The EPA is now one step away from stopping this dangerous mine at the headwaters of Bristol Bay.
Twelve years ago, Tribal representatives first asked the U.S. Environmental Protection Agency to stop a massive proposed open pit mine at the headwaters of Alaska’s Nushagak and Kvichak rivers in Bristol Bay: the planet’s most productive remaining salmon region.
Over the intervening 12 years, you’ve heard a lot from us about Pebble Mine. We’ve asked you to speak up for Bristol Bay throughout EPA’s initial public comment period for Clean Water Act protections in 2014, and help us fight a rollback of those proposed protections under the Trump Administration in 2017 and 2018. In 2019 and 2020, we requested that you tell the U.S. Army Corps to reject Pebble’s permit; the agency eventually did. Along the way, we’ve let you know how Pebble tried to rig the permitting process, and shared the science on Pebble’s unacceptable risks to fish, wildlife, Tribes, and fishing communities.
This long fight has tested our patience, resilience, and optimism. But as 2022 draws to a close, we have never felt stronger.
Because each successive week this winter means EPA is that much closer to finally ending Pebble Mine.
As 2022 draws to a close, we have never felt stronger. Because each successive week this winter means EPA is that much closer to finally ending Pebble Mine.
In early December, the EPA’s Region 10 office in Seattle sent a letter to the agency’s federal headquarters recommending that the agency use the Clean Water Act to prohibit hard rock mining waste disposal in the Nushagak and Kvichak headwaters. The move was based on Pebble’s mining proposal submitted in 2020 and rejected by the U.S. Army Corps of Engineers later that year because of threats it posed to the Bristol Bay salmon fishery.
EPA’s final decision, expected within two months of December’s recommendation, would effectively prevent Pebble from moving forward in any form.
“This is the most important salmon stronghold we have left and it deserves special protections,” says Wild Salmon Center CEO Guido Rahr. “Once a mine like Pebble is built, there’s a permanent threat of toxic waste spill, which could ruin this priceless salmon fishery. EPA is right to move toward a final decision in this process, for the sake of local communities and ecosystems and also for the global food system, which now depends on a growing share of wild salmon from Bristol Bay.”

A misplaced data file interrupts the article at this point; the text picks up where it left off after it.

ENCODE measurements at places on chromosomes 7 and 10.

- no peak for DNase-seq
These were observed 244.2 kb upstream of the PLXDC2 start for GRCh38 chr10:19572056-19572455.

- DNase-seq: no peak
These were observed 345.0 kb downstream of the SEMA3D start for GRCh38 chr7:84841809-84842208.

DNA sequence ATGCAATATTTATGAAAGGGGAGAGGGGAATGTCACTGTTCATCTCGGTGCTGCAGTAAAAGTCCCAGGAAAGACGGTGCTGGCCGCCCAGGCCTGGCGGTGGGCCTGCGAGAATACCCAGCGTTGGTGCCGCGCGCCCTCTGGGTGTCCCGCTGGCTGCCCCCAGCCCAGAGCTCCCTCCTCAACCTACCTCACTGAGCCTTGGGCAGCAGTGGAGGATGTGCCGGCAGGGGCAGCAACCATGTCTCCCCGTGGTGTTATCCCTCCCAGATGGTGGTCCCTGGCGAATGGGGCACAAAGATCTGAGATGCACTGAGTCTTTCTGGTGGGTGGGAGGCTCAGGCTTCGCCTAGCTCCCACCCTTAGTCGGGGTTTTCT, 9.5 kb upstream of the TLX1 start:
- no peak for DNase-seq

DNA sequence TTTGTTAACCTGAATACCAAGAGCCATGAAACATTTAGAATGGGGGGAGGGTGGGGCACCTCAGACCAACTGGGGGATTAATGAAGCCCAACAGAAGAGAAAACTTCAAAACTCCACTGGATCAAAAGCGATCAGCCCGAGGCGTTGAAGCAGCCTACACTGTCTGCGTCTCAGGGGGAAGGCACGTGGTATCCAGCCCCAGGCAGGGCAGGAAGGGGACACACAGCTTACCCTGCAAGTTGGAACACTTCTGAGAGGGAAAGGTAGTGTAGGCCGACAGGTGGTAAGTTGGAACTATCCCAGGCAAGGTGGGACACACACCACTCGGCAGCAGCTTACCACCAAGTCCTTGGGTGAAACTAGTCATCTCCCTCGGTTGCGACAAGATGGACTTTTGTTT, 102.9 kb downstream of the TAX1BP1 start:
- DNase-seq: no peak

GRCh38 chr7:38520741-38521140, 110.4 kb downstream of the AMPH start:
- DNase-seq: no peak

“This is the most important salmon stronghold we have left and it deserves special protections. EPA is right to move toward a final decision in this process.”WSC President & CEO Guido Rahr
Last year, 78 million wild sockeye salmon returned to Bristol Bay, a counterweight to mixed returns in other Pacific salmon fisheries. While shifting ocean conditions and heat waves on land continue to challenge salmon life cycles elsewhere in the North Pacific, Bristol Bay’s productivity has risen in recent years.
The fishery supports livelihoods and subsistence harvests for 31 Alaska Native tribes and 15,000 commercial fishers each summer season. It’s also a destination for sport fishers from all over the globe. All told, Bristol Bay’s fishery is worth $2.2 billion annually.
Now, with this fight well into our third presidential administration, Clean Water Act protections are finally within sight.
Should EPA take this final step in early 2023, it will validate the long struggle of the people of Bristol Bay, who have carried the heaviest burden and stand to lose the most from this mine. But it will also redeem the hard work of millions of salmon advocates around the world—advocates like you—who have spoken up in defense of Bristol Bay for so many years. Since 2010, EPA and the U.S. Army Corps have received nearly 4 million public comments in support of a protected Bristol Bay.
“It’s remarkable that throughout this long fight, opposition to Pebble Mine has only grown stronger and stronger,” says WSC Alaska Director Emily Anderson. “Bristol Bay is globally important, and will without a doubt be much safer if EPA moves forward and finalizes Clean Water Act protections.”
“Throughout this long fight, opposition to Pebble Mine has only grown stronger and stronger. Bristol Bay will without a doubt be much safer if EPA finalizes Clean Water Act protections.”WSC Alaska Director Emily Anderson